What A Cruise Missile Attack On Syria Would Entail

If the United States were to launch an attack against Syria, how would the U.S. military do it, and what would be the target? Robert Siegel speaks with Michael Eisenstadt, senior fellow at the Washington Institute for Near East Policy, about one likely scenario — a cruise missile attack.

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ROBERT SIEGEL, HOST:

No one in authority has said publicly for the record just what kind of airstrikes would be launched against Syria. But all of the off-the-record talk and the movement of warships in the Eastern Mediterranean indicate cruise missile strikes. And that raises several questions. How many cruise missiles make for a truly punitive, if limited, attack? What kind of targets would they likely be aimed at?

We're going to ask Michael Eisenstadt, who's director of military and security studies at The Washington Institute for Near East Policy now. Welcome to the program, Mr. Eisenstadt.

MICHAEL EISENSTADT: Good day.

SIEGEL: In 1993, when the U.S. punished the Iraqis for plotting an attempted assassination of former President George H. W. Bush, the U.S. said the Navy launched 23 Tomahawk missiles at Iraq. Five years later, when Iraq blocked weapons inspections, the U.S. and Britain staged airstrikes that involved 325 Tomahawks and another 90 heavier, air-launched cruise missiles. Where on that scale - from a couple of dozen to hundreds - do you think the strike against Syria will stand?

EISENSTADT: We're probably looking at toward the heavy end of that. We've got, right now, five destroyers off the coast of Syria. Each destroyer probably carries a few dozen of these cruise missiles. There is likely one or two submarines in addition there. Some of our submarines have up to 150 Tomahawks. So you're talking about anywhere from 200 to 400 Tomahawk missiles probably being launched if the forces in the Eastern Mediterranean remain at current levels.

SIEGEL: And are these the same Tomahawk missiles, essentially, that were used in the '90s, say?

EISENSTADT: Well, it's probably a mix. Some of them are probably the older type of Tomahawks that require targeting data to be put in before the strike. Some of them might include the newest Block IV version of the Tomahawk which can be updated in flight, and you can retarget it based on real-time intelligence.

The problem is, in order to do that, you need to either have people on the ground or reconnaissance aircraft flying over the targets, and it seems that the type of operation that the president has been talking about would preclude that option. So we're probably looking at the old Tomahawks.

In that case, it's possible that the information is several hours or maybe even a day or two old, and that raises all kinds of potential problems. The target may have moved by the time the Tomahawk gets there. Or even worse, they may have moved in civilians, and unwittingly, we might end up killing civilians.

SIEGEL: If the point here is, in some way, to punish Syria for the chemical weapons strike, and if the idea would be to deprive them of the capacity to launch another chemical weapons strike, what would be a logical set of targets to hit in that case?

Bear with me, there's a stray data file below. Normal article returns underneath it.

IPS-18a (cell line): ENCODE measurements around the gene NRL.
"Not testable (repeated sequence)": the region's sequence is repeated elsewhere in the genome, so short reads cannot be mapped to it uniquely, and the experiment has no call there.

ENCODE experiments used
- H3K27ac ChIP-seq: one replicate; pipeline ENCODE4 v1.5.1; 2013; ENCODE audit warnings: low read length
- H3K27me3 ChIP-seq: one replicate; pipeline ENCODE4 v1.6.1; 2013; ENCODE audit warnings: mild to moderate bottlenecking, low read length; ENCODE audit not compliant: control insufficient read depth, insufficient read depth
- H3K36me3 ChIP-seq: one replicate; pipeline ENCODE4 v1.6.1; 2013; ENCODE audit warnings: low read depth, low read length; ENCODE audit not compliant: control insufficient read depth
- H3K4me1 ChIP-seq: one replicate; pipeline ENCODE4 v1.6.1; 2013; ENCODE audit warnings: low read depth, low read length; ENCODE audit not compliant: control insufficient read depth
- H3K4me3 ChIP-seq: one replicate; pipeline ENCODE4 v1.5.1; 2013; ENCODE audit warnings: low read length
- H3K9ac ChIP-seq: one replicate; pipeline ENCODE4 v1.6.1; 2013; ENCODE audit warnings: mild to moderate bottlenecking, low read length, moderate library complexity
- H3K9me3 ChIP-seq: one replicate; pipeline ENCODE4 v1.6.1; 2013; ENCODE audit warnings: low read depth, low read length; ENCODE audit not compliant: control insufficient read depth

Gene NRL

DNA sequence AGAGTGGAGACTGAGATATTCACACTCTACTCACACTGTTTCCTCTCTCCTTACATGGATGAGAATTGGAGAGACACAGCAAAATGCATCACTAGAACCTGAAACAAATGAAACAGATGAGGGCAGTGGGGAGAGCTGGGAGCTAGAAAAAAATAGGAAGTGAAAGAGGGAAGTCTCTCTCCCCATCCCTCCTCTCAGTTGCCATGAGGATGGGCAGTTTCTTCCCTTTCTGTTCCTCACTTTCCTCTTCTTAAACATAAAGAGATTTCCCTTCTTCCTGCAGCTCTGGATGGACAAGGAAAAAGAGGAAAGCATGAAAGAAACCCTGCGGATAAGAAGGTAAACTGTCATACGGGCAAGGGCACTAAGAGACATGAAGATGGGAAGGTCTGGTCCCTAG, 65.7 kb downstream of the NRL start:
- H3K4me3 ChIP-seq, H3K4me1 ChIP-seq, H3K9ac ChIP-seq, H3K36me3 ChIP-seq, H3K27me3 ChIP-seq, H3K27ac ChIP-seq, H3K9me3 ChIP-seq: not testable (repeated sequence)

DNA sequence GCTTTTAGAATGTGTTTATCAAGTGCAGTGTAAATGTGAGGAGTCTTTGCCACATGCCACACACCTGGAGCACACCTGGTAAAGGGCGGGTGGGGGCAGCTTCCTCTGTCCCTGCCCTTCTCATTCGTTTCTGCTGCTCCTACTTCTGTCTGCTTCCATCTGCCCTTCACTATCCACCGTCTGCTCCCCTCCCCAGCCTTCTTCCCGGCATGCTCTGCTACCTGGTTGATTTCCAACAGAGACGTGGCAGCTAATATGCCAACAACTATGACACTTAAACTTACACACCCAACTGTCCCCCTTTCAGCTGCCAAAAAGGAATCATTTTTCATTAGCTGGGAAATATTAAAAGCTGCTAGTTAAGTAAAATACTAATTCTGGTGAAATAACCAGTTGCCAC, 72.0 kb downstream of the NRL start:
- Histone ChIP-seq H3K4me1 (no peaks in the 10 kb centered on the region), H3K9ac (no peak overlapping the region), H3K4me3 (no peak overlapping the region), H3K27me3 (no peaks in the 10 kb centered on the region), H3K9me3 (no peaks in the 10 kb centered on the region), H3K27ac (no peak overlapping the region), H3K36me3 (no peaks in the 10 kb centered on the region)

EISENSTADT: My feeling, if you want to alter the risk calculus of the regime, you want to inflict casualties among senior personnel who are among the most loyal elements of the military, who are related to the senior civilian leadership of the regime. That will shake them up in a way that destroying air defenses or destroying aircraft or destroying artillery pieces will not.

And I would just go back in our history, Operation Desert Fox in 1998. We finally got it right in terms of our targeting. We hit elements of the Special Republican Guard, which were key to the survival of the regime, as well as units that were involved in concealing Saddam's WMD infrastructure. And that really shook up the regime. But the problem was Operation Desert Fox was a parting shot rather than an opening salvo. It really didn't have the impact it could have had. But that's the kind of operation you want to have because, actually...

SIEGEL: Yeah.

EISENSTADT: ...if you go in light at the outset, it's going to telegraph tentativeness.

SIEGEL: On the other hand, after 1998, those strikes, Operation Desert Fox, five years later, the U.S. invaded Iraq, and there were huge airstrikes to dismantle the very same systems, which...

EISENSTADT: Yes, yes.

SIEGEL: ...suggested perhaps the impact of all of those hundreds of cruise missiles wasn't all that lasting.

EISENSTADT: And that's always the danger of military engagement. The more you have invested in terms of your prestige and status and your credibility, the greater the motivation to remain engaged until you achieve your objective. And that's one of the dangers we have with getting involved here.

But the other danger is if we walk away and do nothing, it'll be a tremendous blow to our credibility, and it's possible that we could be facing crises with the Koreans and the Iranians and elsewhere as a result of our failure to make good on our word. So we're really, in a certain way, trapped here.

SIEGEL: Michael Eisenstadt, thank you very much for talking with us today.

EISENSTADT: My pleasure.

SIEGEL: Michael Eisenstadt, director of military and security studies at the Washington Institute for Near East Policy.

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